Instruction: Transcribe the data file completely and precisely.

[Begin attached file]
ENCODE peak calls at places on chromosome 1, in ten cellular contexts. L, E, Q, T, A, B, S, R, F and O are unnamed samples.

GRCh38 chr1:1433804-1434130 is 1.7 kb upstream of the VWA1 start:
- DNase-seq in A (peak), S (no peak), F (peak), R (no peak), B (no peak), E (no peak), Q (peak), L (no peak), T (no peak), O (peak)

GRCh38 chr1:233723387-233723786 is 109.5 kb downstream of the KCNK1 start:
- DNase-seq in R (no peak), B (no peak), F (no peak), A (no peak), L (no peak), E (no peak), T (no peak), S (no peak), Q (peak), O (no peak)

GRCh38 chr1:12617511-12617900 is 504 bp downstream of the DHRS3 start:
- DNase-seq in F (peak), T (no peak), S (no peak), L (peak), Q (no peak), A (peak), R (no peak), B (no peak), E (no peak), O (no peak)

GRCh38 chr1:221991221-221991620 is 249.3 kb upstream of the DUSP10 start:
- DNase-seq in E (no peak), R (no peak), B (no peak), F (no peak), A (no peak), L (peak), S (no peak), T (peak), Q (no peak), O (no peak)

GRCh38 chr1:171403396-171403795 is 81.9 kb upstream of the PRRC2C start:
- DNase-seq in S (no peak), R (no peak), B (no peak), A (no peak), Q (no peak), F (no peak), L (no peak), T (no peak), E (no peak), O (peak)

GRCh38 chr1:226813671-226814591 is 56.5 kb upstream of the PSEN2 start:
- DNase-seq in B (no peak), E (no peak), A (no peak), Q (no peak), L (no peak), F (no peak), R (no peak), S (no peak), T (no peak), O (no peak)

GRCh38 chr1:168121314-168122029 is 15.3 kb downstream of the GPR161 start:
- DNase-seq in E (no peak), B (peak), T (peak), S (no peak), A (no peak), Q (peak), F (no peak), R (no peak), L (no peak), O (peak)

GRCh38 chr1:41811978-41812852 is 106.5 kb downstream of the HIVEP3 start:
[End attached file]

ENCODE peak calls at places on chromosome 1, in ten cellular contexts. L, E, Q, T, A, B, S, R, F and O are unnamed samples.

GRCh38 chr1:1433804-1434130 is 1.7 kb upstream of the VWA1 start:
- DNase-seq in A (peak), S (no peak), F (peak), R (no peak), B (no peak), E (no peak), Q (peak), L (no peak), T (no peak), O (peak)

GRCh38 chr1:233723387-233723786 is 109.5 kb downstream of the KCNK1 start:
- DNase-seq in R (no peak), B (no peak), F (no peak), A (no peak), L (no peak), E (no peak), T (no peak), S (no peak), Q (peak), O (no peak)

GRCh38 chr1:12617511-12617900 is 504 bp downstream of the DHRS3 start:
- DNase-seq in F (peak), T (no peak), S (no peak), L (peak), Q (no peak), A (peak), R (no peak), B (no peak), E (no peak), O (no peak)

GRCh38 chr1:221991221-221991620 is 249.3 kb upstream of the DUSP10 start:
- DNase-seq in E (no peak), R (no peak), B (no peak), F (no peak), A (no peak), L (peak), S (no peak), T (peak), Q (no peak), O (no peak)

GRCh38 chr1:171403396-171403795 is 81.9 kb upstream of the PRRC2C start:
- DNase-seq in S (no peak), R (no peak), B (no peak), A (no peak), Q (no peak), F (no peak), L (no peak), T (no peak), E (no peak), O (peak)

GRCh38 chr1:226813671-226814591 is 56.5 kb upstream of the PSEN2 start:
- DNase-seq in B (no peak), E (no peak), A (no peak), Q (no peak), L (no peak), F (no peak), R (no peak), S (no peak), T (no peak), O (no peak)

GRCh38 chr1:168121314-168122029 is 15.3 kb downstream of the GPR161 start:
- DNase-seq in E (no peak), B (peak), T (peak), S (no peak), A (no peak), Q (peak), F (no peak), R (no peak), L (no peak), O (peak)

GRCh38 chr1:41811978-41812852 is 106.5 kb downstream of the HIVEP3 start: